[Editor’s Note: This post is today’s featured entry in the Journey to Motherhood with Ricki Lake story contest. Find out how to submit your story and see the video message from Ricki here -- you could win a wonderful prize package! -- Jenna]
Motherhood brought about words that I’d never heard before. The obvious was that I was even going to be a mother. After a round of laparoscopic surgery to remove pockets of painful endometriosis and scar tissue, my doctor thoughtfully advised that if I thought I ever wanted to have children I’d better get on it. It would likely take me “at least two years to get pregnant.” Her words fell heavily on my heart, since I’d just finally found my Prince Charming among all the toads, and he was amazing with his nephews.
I told his sister with great reservation but the most honest intentions that I was probably going to break up with him. He should be set free to find another woman while he was still young enough to start over…to start a family. I wanted that for him, even if I couldn’t give it to him. She said she was going to pray for us and wanted me to stay. I assured her it was going to take way more than prayer to get me pregnant, and I just didn’t want to put her brother through that emotional rollercoaster.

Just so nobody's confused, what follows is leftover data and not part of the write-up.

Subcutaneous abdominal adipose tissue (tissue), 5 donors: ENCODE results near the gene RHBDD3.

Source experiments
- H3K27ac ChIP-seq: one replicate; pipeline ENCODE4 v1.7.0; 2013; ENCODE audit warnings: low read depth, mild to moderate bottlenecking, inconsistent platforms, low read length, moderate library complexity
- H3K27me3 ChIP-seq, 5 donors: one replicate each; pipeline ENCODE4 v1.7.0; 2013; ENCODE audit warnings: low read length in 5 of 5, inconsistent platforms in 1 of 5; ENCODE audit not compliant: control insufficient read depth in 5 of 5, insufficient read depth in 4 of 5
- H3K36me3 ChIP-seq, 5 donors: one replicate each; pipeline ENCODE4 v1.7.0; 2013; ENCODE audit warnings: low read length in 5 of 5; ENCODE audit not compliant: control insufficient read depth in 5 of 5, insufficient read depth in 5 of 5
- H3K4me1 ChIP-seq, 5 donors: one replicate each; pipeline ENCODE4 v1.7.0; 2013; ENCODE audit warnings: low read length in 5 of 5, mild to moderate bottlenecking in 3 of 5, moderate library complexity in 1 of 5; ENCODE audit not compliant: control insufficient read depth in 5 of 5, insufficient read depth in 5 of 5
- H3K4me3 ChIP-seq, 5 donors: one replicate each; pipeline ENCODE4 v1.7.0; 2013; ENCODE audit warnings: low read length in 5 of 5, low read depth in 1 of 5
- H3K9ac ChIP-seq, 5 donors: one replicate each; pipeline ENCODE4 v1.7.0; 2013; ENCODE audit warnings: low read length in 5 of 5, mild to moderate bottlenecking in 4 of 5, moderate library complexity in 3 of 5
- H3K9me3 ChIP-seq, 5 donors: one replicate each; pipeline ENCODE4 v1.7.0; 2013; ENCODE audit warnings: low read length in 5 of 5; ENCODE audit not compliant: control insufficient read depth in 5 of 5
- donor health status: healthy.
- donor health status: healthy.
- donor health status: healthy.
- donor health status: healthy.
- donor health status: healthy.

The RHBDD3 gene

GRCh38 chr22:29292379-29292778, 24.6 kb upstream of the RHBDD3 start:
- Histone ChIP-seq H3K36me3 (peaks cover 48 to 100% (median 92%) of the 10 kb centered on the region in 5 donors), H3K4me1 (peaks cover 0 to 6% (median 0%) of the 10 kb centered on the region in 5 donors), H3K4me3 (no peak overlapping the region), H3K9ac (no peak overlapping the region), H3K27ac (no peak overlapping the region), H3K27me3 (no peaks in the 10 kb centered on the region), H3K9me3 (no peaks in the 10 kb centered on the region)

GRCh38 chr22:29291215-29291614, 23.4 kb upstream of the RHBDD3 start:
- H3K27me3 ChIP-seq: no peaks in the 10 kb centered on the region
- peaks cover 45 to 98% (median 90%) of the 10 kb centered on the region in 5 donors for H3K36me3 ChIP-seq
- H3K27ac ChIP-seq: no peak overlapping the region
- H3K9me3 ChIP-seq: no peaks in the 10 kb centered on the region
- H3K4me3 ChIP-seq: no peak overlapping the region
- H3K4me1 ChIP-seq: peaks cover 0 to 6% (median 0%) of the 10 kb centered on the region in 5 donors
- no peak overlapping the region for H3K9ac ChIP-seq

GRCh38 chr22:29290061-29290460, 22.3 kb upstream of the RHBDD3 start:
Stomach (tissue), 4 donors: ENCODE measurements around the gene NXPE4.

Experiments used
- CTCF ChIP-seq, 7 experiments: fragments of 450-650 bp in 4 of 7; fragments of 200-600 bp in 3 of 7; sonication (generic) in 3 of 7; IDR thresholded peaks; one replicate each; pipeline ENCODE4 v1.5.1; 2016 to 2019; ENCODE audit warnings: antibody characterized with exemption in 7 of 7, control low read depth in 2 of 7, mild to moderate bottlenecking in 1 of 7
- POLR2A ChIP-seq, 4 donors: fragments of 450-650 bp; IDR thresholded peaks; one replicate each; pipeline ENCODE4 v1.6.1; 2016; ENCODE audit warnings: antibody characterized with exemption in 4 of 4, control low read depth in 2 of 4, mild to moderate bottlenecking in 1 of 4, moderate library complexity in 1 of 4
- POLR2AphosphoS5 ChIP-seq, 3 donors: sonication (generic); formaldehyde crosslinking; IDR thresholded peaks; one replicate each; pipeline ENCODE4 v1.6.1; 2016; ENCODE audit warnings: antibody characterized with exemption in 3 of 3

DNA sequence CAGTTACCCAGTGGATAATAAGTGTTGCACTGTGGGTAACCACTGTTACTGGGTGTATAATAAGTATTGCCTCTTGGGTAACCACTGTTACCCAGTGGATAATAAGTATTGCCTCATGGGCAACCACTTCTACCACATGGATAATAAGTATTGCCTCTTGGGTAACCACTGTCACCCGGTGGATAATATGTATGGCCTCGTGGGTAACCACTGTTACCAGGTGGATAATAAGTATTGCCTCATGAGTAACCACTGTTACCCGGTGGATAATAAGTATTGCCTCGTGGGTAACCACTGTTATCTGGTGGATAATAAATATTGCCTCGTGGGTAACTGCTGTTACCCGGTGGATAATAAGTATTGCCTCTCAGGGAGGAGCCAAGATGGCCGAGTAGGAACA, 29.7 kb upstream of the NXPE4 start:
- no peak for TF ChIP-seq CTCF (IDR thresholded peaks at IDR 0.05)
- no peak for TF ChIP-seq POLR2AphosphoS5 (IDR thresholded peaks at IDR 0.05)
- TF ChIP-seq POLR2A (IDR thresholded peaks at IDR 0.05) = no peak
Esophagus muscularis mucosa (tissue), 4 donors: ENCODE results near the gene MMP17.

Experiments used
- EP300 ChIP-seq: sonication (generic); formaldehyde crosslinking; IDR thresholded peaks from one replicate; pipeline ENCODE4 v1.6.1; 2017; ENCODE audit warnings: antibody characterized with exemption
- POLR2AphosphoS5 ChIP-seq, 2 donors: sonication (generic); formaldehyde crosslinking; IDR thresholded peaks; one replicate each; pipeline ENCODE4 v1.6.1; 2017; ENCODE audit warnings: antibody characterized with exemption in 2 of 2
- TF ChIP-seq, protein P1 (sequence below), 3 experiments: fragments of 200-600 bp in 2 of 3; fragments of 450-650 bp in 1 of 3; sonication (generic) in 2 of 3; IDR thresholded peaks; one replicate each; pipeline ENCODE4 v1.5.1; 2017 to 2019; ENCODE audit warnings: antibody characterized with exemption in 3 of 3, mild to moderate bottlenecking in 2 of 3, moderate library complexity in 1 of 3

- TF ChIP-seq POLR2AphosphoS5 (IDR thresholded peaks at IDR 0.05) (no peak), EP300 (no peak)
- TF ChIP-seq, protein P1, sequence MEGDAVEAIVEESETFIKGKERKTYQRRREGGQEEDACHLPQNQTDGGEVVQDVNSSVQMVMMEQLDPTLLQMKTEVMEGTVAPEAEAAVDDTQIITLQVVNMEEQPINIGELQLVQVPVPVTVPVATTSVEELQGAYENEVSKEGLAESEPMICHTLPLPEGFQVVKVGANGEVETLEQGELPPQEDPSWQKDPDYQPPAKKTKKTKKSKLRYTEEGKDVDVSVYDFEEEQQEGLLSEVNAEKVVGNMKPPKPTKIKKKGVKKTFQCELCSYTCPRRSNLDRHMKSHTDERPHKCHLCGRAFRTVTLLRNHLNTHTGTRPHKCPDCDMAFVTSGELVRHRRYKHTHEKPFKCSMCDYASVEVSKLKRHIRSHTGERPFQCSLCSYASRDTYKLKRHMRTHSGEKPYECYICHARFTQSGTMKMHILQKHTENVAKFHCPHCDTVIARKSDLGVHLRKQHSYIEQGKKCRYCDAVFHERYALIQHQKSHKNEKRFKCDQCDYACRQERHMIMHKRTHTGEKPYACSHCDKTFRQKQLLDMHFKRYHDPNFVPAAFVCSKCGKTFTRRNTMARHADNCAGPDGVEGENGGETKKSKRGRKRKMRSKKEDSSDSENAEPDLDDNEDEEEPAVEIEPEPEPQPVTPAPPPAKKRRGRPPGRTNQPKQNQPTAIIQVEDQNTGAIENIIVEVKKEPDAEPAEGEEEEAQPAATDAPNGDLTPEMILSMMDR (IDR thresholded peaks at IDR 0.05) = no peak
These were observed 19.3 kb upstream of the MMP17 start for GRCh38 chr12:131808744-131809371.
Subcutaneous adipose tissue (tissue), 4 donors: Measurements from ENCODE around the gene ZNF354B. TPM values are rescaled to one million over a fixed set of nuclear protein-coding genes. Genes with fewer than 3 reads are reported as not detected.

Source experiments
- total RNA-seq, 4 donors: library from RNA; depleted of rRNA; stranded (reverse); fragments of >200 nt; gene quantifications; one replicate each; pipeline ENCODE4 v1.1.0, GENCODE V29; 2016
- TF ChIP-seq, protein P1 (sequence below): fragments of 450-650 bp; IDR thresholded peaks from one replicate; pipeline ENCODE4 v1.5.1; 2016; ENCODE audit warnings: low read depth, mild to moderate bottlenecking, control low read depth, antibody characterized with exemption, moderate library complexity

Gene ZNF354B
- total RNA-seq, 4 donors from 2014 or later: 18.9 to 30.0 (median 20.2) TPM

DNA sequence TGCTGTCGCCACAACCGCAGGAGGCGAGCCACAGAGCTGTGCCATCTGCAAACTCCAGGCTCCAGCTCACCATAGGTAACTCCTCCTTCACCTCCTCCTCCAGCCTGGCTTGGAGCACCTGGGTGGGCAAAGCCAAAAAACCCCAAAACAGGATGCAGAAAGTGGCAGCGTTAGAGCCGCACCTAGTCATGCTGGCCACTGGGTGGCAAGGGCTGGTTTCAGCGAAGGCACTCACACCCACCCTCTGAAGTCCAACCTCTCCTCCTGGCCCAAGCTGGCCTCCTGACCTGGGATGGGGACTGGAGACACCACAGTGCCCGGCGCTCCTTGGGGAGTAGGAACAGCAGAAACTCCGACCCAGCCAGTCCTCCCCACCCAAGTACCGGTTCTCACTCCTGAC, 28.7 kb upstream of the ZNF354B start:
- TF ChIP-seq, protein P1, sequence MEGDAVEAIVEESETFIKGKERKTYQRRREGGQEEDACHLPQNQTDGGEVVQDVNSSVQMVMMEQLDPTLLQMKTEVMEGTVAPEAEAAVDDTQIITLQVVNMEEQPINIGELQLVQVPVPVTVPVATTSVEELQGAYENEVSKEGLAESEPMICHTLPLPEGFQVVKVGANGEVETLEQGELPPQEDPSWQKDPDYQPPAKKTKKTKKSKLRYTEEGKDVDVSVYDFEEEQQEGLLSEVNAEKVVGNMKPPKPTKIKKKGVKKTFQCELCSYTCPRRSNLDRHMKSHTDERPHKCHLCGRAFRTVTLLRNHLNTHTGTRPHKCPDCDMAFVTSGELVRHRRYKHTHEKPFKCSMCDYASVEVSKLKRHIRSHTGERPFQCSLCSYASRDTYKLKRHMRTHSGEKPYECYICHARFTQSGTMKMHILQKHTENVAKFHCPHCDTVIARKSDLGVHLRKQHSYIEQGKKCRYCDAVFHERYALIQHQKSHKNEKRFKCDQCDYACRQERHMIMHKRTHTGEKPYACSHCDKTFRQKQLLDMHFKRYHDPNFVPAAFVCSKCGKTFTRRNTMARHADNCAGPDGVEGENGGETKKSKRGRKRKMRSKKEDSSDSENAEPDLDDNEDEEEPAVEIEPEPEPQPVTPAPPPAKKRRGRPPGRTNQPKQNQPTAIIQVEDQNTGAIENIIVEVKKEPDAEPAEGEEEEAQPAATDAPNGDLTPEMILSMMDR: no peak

What was supposed to take two years took about two days. On Valentine’s Day I woke him up at 6 a.m. to tell him what I’d found out…that we were going to have a baby.
I had the best doctor ever, one that took care of our whole family, from the great-grandpas on down the line. He knew what was going on with everyone, and his office was just across from the hospital. He was scheduled to be on vacation for my due date, so on my visit the week before, he decided since I had dilated very early and had contractions from 5 months on, that we were going to have a baby that day instead.
That turned out to be a blessing. My doctor, who was never fazed about a thing, turned as white as his beard just after my baby boy came out. He’d had a knot in his cord that we didn’t know about. If we had let him go another week, he explained, he would have compressed on that cord. It could have so easily gone the other way.
I’ve never been told that I look like anyone. I was adopted and don’t resemble anyone in my adoptive family. To have that physical bond and belonging to someone else was a concept so foreign to me, but it made me proud beyond words.
There are still times, now that we have added another son to our family (the same sense of pride and wonder is no less diminished the second time around) that I look at each of them and see myself in them, and they help me remember the me of my youth, the one that saw through curious eyes and a loving heart, who was quick to forgive and eager to play.
I hope I can keep their world full of wonder as long as possible, because they’ve given me such a beautiful window through which to see life again. They've given me such a gift -- a new role in life as their caretaker, their protector, but also they've put back part of my own spirit that was a bit lost.
I’m so glad that doctor was wrong.
Photo Credit: mayeesherr.
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